Owners Yelena Yoffe (left) and Inna Shafir stock Tisane with hard-to-find European goodies. Photo: Eilon Paz

Regulars Jacqueline Lilinshtein and Shoshanna Levine, both 26-year-old students and roommates who live in the area, were sitting at the counter around 2 p.m. on a Friday.

“I like it because it’s one of the only places where you can sit and have a quiet coffee without all the hustle and bustle,” says Lilinshtein.

“I do get prescriptions filled; I’m actually waiting for my doctor to call in a prescription [now]. But I come here probably three or four times a week, and I only fill a prescription once a month. They have this green tea I can’t find anywhere else.

” Plus, Levine adds, “They sell nicer things here.”

Shafir and Yoffe see their cozy pharmacy-cafe as the antithesis to the Duane Reades and Rite Aids of the city. Regulars drop by in the morning on their way to work or after the school run, then trickle back in the evening — with old-timers stopping by mid-morning and afternoon.

“It’s really hearkening back to what a lot of people remember of this old drug-store culture, where mom and dad have stuff that they need to get in the store, and the kids pop up to the bar, get an iced soda,” says 24-year-old Ben Lundberg, Tisane’s barista.

“[But] there’s also this really interesting Russian influence to the cafe, too,” he points out.

Those conical syrup dispensers, for example, come from Russia. “It’s actually something the owners themselves remembered from their childhood, and looked all over for and took great pains to get them over here,” he explains.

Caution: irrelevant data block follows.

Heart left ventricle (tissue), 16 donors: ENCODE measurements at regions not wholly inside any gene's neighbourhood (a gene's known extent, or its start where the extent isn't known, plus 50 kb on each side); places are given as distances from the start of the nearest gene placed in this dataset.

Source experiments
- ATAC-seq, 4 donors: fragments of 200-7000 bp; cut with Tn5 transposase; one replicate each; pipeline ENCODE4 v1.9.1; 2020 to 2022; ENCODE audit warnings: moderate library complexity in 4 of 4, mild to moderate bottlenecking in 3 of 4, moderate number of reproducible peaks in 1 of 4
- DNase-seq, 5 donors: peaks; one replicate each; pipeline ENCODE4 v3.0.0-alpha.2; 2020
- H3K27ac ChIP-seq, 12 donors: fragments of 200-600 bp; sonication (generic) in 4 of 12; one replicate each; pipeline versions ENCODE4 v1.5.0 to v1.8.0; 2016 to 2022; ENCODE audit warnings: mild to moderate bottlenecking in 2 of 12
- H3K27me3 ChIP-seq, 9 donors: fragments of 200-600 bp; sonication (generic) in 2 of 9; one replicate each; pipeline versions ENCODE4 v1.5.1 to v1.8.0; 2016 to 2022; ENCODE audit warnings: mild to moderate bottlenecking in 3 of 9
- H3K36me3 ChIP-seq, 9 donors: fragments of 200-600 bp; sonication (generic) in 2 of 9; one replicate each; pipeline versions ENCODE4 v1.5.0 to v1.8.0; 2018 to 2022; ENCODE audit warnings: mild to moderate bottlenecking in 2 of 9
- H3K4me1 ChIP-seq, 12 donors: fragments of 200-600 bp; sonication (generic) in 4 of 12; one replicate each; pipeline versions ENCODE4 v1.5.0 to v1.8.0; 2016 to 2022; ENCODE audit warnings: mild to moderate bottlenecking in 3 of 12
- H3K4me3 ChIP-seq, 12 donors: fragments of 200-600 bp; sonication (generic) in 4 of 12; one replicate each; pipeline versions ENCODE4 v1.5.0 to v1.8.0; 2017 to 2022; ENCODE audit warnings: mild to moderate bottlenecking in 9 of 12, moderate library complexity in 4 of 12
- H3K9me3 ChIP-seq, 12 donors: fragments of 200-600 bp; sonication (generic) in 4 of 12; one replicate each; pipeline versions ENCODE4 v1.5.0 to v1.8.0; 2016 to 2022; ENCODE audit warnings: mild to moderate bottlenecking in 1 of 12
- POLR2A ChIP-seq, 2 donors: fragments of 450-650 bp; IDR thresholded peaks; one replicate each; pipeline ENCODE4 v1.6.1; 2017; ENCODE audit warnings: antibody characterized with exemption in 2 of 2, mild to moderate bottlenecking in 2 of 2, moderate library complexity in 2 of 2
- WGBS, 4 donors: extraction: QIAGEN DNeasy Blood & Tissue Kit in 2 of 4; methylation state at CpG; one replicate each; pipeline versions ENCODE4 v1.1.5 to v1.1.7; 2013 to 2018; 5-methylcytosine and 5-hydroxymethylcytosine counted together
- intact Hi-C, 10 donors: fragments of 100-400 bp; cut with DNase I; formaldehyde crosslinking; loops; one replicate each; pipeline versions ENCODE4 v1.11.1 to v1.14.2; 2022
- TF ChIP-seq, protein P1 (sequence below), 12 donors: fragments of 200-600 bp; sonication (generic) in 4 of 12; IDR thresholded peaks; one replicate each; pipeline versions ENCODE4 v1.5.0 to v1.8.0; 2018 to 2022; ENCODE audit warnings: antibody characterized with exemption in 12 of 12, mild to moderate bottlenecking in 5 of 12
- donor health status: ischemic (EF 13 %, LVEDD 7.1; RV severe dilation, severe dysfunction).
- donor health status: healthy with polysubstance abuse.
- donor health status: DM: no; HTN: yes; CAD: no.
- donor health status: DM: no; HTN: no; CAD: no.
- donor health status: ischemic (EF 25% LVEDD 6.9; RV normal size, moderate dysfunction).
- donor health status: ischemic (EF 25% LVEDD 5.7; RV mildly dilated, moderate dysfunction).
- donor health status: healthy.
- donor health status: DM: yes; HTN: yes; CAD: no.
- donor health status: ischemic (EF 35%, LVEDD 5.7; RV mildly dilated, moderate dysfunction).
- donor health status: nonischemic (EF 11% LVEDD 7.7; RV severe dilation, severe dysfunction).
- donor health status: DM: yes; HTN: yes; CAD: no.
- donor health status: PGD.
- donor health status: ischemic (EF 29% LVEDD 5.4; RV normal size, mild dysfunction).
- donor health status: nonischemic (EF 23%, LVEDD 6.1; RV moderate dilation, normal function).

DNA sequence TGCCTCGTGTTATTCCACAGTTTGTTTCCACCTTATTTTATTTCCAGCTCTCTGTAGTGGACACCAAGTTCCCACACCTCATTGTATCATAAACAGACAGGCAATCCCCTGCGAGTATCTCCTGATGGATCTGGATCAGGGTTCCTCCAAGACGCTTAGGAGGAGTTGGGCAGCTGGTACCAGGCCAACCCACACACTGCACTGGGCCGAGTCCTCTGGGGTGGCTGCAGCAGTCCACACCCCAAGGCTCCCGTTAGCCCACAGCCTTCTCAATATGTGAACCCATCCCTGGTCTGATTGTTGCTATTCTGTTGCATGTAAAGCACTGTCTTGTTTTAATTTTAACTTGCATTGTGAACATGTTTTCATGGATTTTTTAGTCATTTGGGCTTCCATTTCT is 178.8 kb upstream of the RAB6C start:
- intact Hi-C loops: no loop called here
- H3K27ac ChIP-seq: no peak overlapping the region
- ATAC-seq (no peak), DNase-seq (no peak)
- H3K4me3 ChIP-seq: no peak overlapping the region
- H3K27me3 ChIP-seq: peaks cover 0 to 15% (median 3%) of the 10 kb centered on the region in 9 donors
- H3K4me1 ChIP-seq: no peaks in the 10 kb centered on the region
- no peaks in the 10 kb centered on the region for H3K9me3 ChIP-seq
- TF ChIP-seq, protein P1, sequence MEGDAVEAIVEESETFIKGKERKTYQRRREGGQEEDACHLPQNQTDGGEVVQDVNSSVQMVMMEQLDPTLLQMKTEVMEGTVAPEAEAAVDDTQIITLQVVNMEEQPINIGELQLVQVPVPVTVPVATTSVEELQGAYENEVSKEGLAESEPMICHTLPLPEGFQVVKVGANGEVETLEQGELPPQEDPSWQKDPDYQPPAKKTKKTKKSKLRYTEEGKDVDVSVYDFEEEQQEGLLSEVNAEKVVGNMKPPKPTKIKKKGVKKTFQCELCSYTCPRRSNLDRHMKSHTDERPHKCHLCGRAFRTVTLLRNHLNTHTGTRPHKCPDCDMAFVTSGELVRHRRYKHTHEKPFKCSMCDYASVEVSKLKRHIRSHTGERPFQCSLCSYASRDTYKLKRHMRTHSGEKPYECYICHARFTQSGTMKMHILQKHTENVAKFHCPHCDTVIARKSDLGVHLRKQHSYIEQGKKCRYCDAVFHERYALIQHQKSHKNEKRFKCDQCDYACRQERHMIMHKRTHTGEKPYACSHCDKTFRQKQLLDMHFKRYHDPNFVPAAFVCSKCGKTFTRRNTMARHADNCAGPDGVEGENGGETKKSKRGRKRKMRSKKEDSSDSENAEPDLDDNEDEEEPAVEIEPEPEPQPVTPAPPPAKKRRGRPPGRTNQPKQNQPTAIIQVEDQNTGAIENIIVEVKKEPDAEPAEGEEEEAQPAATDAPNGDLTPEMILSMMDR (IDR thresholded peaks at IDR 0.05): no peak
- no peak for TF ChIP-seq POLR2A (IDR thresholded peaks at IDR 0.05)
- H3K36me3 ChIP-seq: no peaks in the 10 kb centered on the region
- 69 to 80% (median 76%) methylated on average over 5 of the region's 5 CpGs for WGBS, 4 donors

From special types of tea to French sleeping pills, Tisane offers a trip back in time on the Upper East Side. Photo: Eilon Paz

Shafir and Yoffe, who met in pharmacy school in Russia, were inspired by the type of cafe-pharmacies they remember from their youth, and from traveling throughout Europe.

“Not everyone [in New York] understands this concept of coffee and a pharmacy yet,” admits Shafir.

But some immediately get it: “A lot of people come in and say, ‘Oh, it’s so nice, it reminds me of pharmacies in France, or pharmacies in Spain,’ ” says Yoffe. The owners understand the nuances of what they stock — and are available to answer questions beyond prescriptions. Alongside Advil, NyQuil and Neutrogena, you’ll find brands from all over the world — including the German Dr. Hauschka skin care line, French sleeping pills, Israeli natural-beauty brand Frulatte, British cult hair-care company Klorane and Himalaya, an old Indian herbal company.

It’s a more personalized experience than what you would find at the type of chain pharmacy where Yoffe once worked.

“I didn’t like the experience,” she says. “The whole setup — the way you don’t have time to interact with people and you’re not helpful to them because of the amount of things you have to do.